University Partnership with CRS Flourishes amid Pandemic

Catholic Relief Services members standing with vertical CRS banner
May 11, 2020

While the COVID-19 crisis captures the attention of the entire world, uniting countries in an unprecedented effort to find a cure, the needs of the most vulnerable among us have not gone away. If anything, they have become even more dire. 

For decades, Catholic Relief Services (CRS) has been on the front lines of nearly every global crisis, and this situation is no different. In 2016, St. John’s University was established as a Global Campus of CRS, and, since then, they have been the University’s international aid partner, a relationship only intensified by the COVID-19 health crisis.

“Everyone connected to the work of CRS at St. John’s remains very active during this difficult time because we know that the poor and marginalized continue to suffer and more deeply feel the effects of the current pandemic,” said Victoria M. O’Keefe, Residence Campus Minister for Social Justice and Coordinator of the University’s relationship with CRS.

Ms. O’Keefe oversees the student ambassadors who run awareness campaigns on campus, organize collections for CRS programs like CRS Rice Bowl, advocate with legislators, and set up events such as lectures, prayer vigils, and prayer services. “I am proud of the work that CRS does around the globe and how St. John’s furthers and enhances that work,” she added.

CRS Rice Bowl is a Lenten program that has collected nearly $300 million since its inception in 1975; it traditionally collects funds using a simple cardboard box but now has transitioned online, with students soliciting donations via e-mail and phone.

St. John’s student ambassadors usually attend the annual CRS Student Ambassador Leaders Together (SALT) Summit, which is an opportunity for students and staff leaders to learn more about the work of CRS and acquire skills to take proactive measures to combat global poverty. This year’s summit has been postponed until 2021 due to the pandemic.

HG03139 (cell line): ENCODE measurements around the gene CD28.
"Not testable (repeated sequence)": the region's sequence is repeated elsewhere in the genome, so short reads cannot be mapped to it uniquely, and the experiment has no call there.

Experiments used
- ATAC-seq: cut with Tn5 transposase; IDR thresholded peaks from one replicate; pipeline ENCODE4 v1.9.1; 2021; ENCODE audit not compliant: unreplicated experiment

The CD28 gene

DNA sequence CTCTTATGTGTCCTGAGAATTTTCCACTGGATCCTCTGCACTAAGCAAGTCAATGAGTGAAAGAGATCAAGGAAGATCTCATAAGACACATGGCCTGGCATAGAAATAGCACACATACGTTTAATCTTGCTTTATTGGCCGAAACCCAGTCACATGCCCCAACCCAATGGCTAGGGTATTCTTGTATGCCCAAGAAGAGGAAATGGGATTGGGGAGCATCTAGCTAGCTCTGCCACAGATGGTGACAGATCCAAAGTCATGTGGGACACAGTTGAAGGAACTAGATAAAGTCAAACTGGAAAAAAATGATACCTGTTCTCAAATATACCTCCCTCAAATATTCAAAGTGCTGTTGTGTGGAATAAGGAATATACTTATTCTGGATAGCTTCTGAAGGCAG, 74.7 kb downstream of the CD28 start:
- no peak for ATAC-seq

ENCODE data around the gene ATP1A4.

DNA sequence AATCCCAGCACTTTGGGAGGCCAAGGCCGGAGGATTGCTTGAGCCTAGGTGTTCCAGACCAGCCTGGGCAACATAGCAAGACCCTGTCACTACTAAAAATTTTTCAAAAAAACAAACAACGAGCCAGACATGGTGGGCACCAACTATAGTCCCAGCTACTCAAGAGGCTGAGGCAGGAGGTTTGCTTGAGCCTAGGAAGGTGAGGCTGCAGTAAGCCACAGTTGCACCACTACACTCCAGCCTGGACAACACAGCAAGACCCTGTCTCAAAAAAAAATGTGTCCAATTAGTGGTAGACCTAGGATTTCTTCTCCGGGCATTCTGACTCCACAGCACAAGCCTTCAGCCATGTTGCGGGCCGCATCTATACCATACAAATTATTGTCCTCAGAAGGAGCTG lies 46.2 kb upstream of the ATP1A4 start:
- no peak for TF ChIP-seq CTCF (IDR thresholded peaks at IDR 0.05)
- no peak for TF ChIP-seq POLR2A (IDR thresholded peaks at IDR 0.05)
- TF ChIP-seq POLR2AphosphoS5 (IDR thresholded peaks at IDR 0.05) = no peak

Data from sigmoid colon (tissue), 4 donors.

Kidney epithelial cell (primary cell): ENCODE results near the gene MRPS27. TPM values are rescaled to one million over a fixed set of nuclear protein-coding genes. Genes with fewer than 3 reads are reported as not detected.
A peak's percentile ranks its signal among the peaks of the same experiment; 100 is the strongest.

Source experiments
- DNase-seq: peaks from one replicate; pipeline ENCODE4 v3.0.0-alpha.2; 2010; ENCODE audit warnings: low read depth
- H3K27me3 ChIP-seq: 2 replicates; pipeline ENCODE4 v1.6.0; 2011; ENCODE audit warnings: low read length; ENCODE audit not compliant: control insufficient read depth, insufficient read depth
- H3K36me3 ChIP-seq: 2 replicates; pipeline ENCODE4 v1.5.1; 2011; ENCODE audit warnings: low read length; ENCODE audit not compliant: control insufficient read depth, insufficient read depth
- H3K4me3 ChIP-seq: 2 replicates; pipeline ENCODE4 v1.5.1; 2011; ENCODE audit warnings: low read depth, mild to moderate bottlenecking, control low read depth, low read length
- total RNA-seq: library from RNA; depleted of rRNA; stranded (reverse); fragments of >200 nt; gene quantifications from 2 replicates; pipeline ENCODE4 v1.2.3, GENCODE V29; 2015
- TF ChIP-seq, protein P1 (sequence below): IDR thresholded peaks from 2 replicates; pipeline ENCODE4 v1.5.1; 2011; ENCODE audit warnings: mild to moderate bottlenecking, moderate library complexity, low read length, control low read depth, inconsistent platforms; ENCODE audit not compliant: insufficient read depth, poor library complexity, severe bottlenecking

“However, our students connected with CRS leadership to see how they can continue their advocacy through online platforms,” Ms. O’Keefe noted, adding that while in-person legislative advocacy is always preferable, students now reach out to representatives with personalized letters and phone calls.

Faculty at St. John’s share a commitment to CRS as the CRS Global Campus Committee awarded five grants to faculty members who promote and advance research aimed at serving others. Grant proposals must be directly linked to promoting sustainable development, fighting disease among marginalized communities, nurturing a peaceful society, or responding to natural disasters or conflict emergencies.

Ms. O’Keefe added that CRS has been extremely helpful during the pandemic. They hold WebEx meetings with their global campuses and give advice on how to not only alter their advocacy, but how to help prevent the spread of COVID-19. They also offer assistance for any needs arising from the pandemic. Ms. O’Keefe has also been a part of breakout sessions designed to share best practices with other campus leaders.

“As a CRS student ambassador, I am proud to be one of many bringing global issues to the attention of St. John’s students,” explained Global Development and Sustainability major Grace Musser. “We focus on a range of social justice matters, specifically environmental sustainability, fair trade/ethical consumption, human trafficking, hunger, migration, and poverty.”

Grace, who will serve as Co-President of the student ambassadors during the upcoming academic year, noted that in the past year she has connected with local and state representatives to advocate for CRS-supported initiatives and programs. “CRS empowers me to feel comfortable expressing my interests as a constituent and as a social justice advocate.”

“There were so many injustices before the pandemic,” Ms. O’Keefe stressed. “The pandemic has certainly exacerbated that and made it worse for the most vulnerable among us. Our work draws attention to those communities that are not as resilient. Now is a good time for us to restructure and reprioritize what is most important to us: basic rights and dignities that are inherent to all persons.”